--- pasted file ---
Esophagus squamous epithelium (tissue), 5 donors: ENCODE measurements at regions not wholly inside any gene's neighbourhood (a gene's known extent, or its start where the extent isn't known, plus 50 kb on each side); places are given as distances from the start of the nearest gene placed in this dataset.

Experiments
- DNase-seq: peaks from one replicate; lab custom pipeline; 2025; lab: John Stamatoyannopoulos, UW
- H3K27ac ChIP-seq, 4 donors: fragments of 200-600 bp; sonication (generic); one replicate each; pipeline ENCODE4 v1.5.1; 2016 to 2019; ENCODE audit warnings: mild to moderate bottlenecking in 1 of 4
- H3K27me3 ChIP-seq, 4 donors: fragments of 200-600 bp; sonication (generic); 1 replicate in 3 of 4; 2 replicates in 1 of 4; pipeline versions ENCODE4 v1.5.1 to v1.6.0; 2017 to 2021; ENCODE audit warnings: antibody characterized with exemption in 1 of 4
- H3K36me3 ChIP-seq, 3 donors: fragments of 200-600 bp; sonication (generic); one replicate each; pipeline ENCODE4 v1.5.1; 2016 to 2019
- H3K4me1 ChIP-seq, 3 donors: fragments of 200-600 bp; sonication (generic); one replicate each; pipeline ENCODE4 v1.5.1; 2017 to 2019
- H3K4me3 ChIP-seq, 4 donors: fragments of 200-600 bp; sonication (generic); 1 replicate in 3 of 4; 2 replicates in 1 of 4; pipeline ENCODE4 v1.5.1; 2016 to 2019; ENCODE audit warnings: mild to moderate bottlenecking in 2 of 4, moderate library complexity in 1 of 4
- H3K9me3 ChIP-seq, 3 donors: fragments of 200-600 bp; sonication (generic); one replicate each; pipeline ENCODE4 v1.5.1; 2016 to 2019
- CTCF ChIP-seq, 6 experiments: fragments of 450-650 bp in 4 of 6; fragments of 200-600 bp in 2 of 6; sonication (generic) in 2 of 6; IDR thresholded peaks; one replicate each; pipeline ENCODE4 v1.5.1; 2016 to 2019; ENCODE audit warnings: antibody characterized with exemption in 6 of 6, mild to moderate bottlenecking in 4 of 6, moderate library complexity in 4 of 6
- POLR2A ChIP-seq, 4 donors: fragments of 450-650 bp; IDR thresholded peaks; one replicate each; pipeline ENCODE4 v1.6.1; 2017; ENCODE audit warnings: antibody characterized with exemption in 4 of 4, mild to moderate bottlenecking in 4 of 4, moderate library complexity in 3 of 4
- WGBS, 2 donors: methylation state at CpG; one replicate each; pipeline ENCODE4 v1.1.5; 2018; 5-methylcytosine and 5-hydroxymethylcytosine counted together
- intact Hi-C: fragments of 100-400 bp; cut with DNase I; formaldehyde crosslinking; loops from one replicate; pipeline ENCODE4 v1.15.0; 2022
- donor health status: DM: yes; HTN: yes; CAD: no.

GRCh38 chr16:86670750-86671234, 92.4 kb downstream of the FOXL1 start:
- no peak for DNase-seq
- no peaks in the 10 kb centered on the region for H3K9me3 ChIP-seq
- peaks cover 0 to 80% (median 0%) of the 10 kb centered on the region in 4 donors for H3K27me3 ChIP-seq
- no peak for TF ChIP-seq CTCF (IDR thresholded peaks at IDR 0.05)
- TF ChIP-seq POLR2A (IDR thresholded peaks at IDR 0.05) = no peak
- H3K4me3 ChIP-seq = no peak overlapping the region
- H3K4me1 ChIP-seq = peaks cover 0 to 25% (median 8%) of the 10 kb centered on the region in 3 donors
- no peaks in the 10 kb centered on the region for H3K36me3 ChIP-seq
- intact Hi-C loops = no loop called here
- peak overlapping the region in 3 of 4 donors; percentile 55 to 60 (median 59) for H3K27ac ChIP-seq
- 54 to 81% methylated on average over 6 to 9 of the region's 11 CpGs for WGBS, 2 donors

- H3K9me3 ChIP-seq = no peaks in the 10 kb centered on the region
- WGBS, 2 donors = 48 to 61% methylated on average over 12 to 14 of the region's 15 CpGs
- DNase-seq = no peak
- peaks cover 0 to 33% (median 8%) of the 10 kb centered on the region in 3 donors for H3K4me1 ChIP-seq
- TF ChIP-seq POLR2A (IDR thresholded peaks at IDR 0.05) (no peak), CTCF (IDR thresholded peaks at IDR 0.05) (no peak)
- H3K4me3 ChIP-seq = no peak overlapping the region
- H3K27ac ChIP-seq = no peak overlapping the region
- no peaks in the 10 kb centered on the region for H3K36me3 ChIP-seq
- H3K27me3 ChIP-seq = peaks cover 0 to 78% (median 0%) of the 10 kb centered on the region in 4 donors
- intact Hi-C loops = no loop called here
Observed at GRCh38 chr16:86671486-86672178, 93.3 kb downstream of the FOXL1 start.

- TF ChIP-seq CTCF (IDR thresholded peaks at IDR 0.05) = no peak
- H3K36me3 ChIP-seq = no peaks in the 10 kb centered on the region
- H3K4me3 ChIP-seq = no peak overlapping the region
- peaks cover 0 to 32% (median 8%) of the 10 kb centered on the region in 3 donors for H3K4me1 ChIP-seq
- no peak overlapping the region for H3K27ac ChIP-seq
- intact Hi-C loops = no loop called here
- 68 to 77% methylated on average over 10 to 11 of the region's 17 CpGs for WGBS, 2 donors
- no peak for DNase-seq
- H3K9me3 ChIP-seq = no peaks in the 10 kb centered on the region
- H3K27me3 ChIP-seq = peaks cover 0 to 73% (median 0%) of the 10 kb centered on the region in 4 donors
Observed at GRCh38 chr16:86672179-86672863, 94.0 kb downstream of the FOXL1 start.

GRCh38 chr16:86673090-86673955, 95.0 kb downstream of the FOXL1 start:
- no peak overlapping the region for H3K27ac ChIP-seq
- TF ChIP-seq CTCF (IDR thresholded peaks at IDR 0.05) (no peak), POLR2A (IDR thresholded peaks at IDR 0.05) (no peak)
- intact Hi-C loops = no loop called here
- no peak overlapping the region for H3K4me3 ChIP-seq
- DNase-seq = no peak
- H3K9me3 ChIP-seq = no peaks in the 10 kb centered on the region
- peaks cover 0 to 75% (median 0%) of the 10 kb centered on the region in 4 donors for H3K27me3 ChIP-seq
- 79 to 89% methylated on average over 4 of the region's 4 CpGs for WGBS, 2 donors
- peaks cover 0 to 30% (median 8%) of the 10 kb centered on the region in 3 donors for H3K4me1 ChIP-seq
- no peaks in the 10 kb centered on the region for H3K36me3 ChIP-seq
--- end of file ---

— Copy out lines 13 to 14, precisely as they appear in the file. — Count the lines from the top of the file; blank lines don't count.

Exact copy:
- intact Hi-C: fragments of 100-400 bp; cut with DNase I; formaldehyde crosslinking; loops from one replicate; pipeline ENCODE4 v1.15.0; 2022
- donor health status: DM: yes; HTN: yes; CAD: no.